Why Students Workbooks?


Here is a frequent question we get at CDG this time of year:

Do I really need to buy student workbooks that are recommended for each curriculum?

First, let me tell you why we developed workbooks to accompany each study.

  • Workbooks for younger children provide them with opportunities for “hands-on” activity—coloring, pasting, taping, stickers, stamps, etc. This helps students focus as the adult leader reviews key lesson themes and asks children follow-up questions.
  • Workbooks—especially in our revised curricula—are integrated into the Small Group Application found at the end of each lesson. Therefore, students need the workbooks in order to complete certain portions of the application section. These exercises are meant to reinforce important truths taught in the lesson.
  • Workbooks for older children provide the students with a variety of opportunities for note-taking, class activities, personal application, and further study.
  • Workbooks provide students and parents with a resource that summarizes the precept-upon-precept study, in its entirety. In other words, if a student misses lessons during the year, he or she will still have a complete outline of the study from beginning to end.
  • Workbooks provide the students with a tangible, interactive resource through which the truths presented in the lesson can be reviewed and remembered.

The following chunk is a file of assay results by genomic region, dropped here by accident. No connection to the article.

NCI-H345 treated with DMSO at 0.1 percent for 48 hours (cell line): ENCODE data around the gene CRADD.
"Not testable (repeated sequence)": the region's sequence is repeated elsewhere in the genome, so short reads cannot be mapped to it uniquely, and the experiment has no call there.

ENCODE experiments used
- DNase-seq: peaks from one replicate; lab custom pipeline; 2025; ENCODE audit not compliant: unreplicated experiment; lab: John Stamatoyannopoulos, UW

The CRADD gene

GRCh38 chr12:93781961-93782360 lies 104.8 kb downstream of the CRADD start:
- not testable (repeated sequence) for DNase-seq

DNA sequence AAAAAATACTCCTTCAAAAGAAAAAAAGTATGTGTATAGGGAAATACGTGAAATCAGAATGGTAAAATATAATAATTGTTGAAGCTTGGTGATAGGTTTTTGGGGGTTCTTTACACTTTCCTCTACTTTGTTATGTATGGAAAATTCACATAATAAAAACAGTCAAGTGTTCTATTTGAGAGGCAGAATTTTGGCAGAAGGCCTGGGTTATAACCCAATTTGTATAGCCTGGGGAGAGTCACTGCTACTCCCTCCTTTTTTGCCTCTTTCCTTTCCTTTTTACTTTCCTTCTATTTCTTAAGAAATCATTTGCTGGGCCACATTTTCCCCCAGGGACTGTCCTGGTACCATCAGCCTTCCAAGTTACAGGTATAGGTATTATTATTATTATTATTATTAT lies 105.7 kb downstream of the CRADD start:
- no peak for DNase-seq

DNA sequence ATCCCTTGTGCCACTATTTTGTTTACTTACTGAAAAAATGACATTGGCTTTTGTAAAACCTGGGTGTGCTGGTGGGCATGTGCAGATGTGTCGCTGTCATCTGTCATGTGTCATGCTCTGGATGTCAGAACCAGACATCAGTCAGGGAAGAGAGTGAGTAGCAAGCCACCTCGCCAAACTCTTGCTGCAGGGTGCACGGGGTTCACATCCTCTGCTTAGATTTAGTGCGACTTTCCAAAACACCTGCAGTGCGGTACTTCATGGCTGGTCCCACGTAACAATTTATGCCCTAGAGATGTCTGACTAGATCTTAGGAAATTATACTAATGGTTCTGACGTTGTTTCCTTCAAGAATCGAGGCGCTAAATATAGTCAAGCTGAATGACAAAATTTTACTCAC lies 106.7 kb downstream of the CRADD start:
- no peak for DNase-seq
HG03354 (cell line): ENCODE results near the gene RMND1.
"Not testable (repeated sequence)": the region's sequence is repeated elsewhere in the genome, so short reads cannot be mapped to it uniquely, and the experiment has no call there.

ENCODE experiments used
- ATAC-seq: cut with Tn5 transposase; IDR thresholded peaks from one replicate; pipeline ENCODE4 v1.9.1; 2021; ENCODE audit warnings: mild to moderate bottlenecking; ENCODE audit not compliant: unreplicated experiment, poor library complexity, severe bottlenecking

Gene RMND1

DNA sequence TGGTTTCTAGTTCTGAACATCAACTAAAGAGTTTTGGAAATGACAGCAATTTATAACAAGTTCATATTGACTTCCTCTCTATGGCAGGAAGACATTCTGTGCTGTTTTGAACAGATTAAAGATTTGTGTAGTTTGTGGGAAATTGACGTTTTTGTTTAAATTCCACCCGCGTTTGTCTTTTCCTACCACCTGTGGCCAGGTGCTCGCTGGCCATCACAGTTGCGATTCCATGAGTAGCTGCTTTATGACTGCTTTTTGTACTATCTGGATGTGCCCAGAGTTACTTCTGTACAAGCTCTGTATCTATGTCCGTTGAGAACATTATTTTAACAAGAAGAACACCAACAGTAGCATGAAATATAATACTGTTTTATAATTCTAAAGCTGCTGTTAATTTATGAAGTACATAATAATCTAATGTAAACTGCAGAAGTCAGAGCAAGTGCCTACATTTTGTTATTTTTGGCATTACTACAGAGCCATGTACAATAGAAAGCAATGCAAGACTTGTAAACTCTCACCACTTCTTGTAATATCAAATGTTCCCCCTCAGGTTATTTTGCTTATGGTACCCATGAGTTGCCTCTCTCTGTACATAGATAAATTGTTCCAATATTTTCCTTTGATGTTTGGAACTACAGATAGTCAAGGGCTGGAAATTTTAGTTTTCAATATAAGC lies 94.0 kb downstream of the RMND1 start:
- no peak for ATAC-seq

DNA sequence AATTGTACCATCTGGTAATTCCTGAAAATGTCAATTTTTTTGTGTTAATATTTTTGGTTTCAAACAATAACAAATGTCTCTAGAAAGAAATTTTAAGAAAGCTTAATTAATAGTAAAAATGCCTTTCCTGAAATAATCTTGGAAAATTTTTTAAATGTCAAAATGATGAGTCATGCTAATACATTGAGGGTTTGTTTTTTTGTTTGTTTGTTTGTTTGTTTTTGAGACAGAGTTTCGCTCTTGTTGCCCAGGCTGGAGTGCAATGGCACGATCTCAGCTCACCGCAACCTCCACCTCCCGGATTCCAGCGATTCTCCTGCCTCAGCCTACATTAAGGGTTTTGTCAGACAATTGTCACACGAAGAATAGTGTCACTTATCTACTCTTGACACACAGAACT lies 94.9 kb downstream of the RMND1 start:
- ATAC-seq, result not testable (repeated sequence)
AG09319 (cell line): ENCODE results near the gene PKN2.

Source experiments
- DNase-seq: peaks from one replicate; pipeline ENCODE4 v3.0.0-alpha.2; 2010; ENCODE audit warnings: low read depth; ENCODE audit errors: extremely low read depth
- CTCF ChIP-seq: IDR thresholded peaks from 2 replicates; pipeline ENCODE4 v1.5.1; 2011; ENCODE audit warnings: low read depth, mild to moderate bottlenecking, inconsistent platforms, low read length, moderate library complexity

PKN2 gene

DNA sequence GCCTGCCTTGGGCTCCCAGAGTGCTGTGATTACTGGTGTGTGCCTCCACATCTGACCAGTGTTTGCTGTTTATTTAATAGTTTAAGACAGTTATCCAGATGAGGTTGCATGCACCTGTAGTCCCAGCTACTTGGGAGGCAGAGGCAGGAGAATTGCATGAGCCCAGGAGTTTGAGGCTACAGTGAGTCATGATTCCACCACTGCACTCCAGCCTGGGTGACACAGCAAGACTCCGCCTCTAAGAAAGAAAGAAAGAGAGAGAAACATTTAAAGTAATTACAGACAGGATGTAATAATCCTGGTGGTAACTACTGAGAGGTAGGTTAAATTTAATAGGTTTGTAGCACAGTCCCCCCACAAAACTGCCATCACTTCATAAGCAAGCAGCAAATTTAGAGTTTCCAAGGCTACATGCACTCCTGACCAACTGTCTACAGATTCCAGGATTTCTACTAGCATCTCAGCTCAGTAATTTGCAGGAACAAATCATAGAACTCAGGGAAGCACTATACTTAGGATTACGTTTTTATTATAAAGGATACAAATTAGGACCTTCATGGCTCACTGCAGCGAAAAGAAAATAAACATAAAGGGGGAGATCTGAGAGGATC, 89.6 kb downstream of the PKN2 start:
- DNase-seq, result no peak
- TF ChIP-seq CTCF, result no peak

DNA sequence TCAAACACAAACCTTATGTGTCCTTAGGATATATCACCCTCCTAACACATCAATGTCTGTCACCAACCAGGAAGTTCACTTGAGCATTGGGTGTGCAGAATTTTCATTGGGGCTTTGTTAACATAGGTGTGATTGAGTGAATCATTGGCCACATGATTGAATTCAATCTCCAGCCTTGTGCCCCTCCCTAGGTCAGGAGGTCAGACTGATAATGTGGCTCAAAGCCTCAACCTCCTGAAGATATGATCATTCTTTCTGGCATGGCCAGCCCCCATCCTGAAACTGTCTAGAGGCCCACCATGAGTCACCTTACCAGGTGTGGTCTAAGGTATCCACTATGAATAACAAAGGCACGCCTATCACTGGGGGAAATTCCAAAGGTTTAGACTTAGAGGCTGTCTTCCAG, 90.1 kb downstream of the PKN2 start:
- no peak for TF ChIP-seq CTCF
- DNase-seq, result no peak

In order to accomplish these outcomes, we strongly recommend purchasing the printed, bound workbook for each student or printing out a corresponding number of licensed copies of the electronic edition of the entire workbook and then binding it in some manner for the students.

What about one–time visitors or sporadic attenders? You’re welcome to print copies of workbook page for occasional visitors when needed, but if any of those visitors becomes a regular attender, then we suggest giving that child his or her own bound workbook.

In summary, Student Workbooks serve a two-fold purpose:

  • They help students synthesize the information that was learned during the lesson and cement that knowledge in their minds.
  • They are a tool to enhance the application process, whereby the students are encouraged to move from head knowledge to heart application—responding to the truths learned.

(Image courtesy of photostock at FreeDigitalPhotos.net.)

Written by Jill Nelson

Jill Nelson

Jill Nelson is a wife, mother, grandmother, teacher and author. She has taught Sunday School for over 20 years and writes God-centered curriculum for Children Desiring God.

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